‘In Tune’ Exhibition Celebrates a Millennium of Music in Trinity College Library
Posted on: 21 October 2013
One thousand years of musical treasures from Trinity College Dublin’s music collection are featured in a new exhibition in Trinity College Library, which opened to the public recently.
Entitled In Tune: A Millennium of Music in Trinity College Library, the exhibition features significant treasures from the library’s music collection, which has been built up over the course of four centuries. The largest music library in the country comprising over 150,000 items, Trinity’s music collection reflects a thousand years of Irish and European musical history comprising a broad spectrum of manuscript and printed music, including medieval plainchant, music from Georgian Dublin, Irish folk music collections, and 20th-century music from leading Irish composers to popular songs.
In Tune, which is sponsored by KBC Bank, also celebrates the 250th anniversary of Trinity’s Chair of Music, first held in July 1764 by the Earl of Mornington. Successive Professors of Music have contributed to the musical life of the country through their teaching, composition, and performance activities. The exhibition will run until April 2014.
Visitors to the exhibition will be able to hear some of the music featured in the exhibition as they browse the display cases in the atmospheric Long Room, which is home to 200,000 of the Library’s oldest books. This is the first time that background music has featured as part of an exhibition in the Long Room.
Pictured at the launch of the In Tune exhibition were Trinity’s Music Librarian Roy Stanley and John Reynolds, Chief Executive, KBC Bank Ireland.
Pictured at the launch of the In Tune exhibition were Trinity’s Music Librarian Roy Stanley and Professor Barra Boydell, who launched the exhibition.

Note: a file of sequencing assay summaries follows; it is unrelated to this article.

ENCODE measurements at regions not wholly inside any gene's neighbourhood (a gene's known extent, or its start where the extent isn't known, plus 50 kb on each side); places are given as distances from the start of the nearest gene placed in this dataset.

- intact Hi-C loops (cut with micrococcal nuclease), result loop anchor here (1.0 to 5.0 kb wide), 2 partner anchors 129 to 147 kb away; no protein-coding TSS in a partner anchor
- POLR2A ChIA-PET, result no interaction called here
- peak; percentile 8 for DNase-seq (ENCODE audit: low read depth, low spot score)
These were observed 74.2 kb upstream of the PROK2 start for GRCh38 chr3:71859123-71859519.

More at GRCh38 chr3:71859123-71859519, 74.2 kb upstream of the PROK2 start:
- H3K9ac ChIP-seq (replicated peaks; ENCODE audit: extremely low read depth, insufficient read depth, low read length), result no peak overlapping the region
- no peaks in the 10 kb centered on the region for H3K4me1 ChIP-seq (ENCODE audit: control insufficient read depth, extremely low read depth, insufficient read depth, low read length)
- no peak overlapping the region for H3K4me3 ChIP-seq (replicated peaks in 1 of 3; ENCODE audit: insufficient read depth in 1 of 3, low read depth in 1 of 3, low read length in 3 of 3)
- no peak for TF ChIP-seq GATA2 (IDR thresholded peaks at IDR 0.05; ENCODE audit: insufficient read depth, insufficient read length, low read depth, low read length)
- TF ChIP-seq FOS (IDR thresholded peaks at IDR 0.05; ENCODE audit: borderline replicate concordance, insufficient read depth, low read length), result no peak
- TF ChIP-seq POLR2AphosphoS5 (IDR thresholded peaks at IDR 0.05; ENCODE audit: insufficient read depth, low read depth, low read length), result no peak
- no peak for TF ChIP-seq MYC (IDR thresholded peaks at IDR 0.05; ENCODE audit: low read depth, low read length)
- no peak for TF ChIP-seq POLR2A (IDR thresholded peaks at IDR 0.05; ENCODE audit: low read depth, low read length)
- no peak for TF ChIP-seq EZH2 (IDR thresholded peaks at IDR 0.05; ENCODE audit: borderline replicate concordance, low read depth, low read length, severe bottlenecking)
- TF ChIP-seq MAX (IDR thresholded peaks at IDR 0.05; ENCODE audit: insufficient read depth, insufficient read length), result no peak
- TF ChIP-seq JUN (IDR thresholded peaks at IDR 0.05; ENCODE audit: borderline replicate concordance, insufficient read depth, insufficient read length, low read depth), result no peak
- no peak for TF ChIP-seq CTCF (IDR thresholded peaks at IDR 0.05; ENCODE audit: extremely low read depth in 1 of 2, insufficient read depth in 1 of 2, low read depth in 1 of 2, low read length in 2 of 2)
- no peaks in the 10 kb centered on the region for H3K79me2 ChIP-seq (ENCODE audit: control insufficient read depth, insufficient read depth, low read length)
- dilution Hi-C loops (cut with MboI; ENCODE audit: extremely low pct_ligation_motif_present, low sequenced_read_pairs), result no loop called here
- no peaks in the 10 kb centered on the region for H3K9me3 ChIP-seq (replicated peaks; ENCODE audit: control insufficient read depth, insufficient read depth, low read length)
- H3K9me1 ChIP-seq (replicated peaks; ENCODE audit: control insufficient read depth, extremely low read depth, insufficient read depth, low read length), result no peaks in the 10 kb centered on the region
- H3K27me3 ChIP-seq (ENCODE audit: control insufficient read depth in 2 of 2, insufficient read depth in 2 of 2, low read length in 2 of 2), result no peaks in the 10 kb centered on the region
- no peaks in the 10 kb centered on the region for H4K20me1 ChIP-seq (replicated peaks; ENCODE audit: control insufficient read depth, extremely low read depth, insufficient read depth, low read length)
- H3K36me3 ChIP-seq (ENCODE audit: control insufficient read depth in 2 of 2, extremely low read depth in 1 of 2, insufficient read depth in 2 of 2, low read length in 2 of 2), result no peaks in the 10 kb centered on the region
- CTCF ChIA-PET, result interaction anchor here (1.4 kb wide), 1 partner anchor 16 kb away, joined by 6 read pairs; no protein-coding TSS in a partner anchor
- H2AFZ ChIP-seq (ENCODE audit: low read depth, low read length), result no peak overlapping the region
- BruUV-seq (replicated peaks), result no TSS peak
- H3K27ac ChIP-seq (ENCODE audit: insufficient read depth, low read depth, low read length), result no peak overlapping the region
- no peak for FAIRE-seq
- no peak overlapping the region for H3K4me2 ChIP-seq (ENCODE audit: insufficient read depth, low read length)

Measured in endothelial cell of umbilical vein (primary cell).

Exhibition highlights include:
o Canterbury Pontifical created circa 1093 for St. Anselm;
o Erfurt Enchiridion, the only known surviving copy of the earliest published collection of Lutheran hymns published in 1524;
o William Ballet’s lutebook containing the earliest known notation of an Irish tune;
o An early manuscript copy of Handel’s Messiah;
o The earliest copy of the Londonderry Air as first transcribed by George Petrie, 1853
o Material from contemporary Irish composers Frederick May, Ina Boyle, Brian Boydell and Gerald Barry.
Speaking at the exhibition launch Roy Stanley, Music Librarian at Trinity College, commented: “This exhibition presents a rare opportunity to highlight the wide range of musical treasures held in the care of Trinity College Library, many of them unique or extremely rare. The exhibition captures Irish and European musical achievement through the centuries. Visitors will be enthralled by the variety of the exhibits, the fascinating stories behind them, and their particular significance in musical and cultural history.”
In Tune: A Millennium of Music in Trinity College Library was launched on Thursday, October 17th, 2013 in the Long Room, Old Library, Trinity College by Professor Barra Boydell, editor (with Harry White) of the recently published Encyclopedia of Music in Ireland.
Professor Boydell commented: “This impressive exhibition, reflecting the breadth and historical significance of the music collection held by the library of Trinity College Dublin, is a ‘must’ for anyone interested in music in Ireland. It emphasises the range of musical activity in Ireland over many centuries, including the significant contribution of composers and collectors associated directly with Trinity College.”
John Reynolds, Chief Executive, KBC Bank Ireland added: “We are delighted to sponsor the In Tune exhibition at Trinity College, a remarkable collection of some of Ireland’s oldest and most prestigious music manuscripts and artefacts. Throughout our 40 years in Ireland, KBC has been committed to supporting innovative cultural and artistic events and In Tune is an inspirational initiative which reveals further Ireland’s rich musical heritage in the beautiful setting of Trinity’s Long Room.”
A series of lectures and concerts to accompany the exhibition will be held over the next five months starting with a lecture-recital entitled Tunes of the Munster Pipers: Irish Traditional Music from the James Goodman Manuscripts at Trinity College Dublin by Nicholas Carolan, Director of the Irish Traditional Music Archive and uilleann piper Peter Browne on Wednesday, November 20th, 2013, 6.30pm.
- RTE Radio 1, News at One, Friday September 18th
Fiona Tyrrell, Press Officer for the Faculty of Arts, Humanities and Social Sciences, Trinity College Dublin at firstname.lastname@example.org or tel: + 353 1 8964337.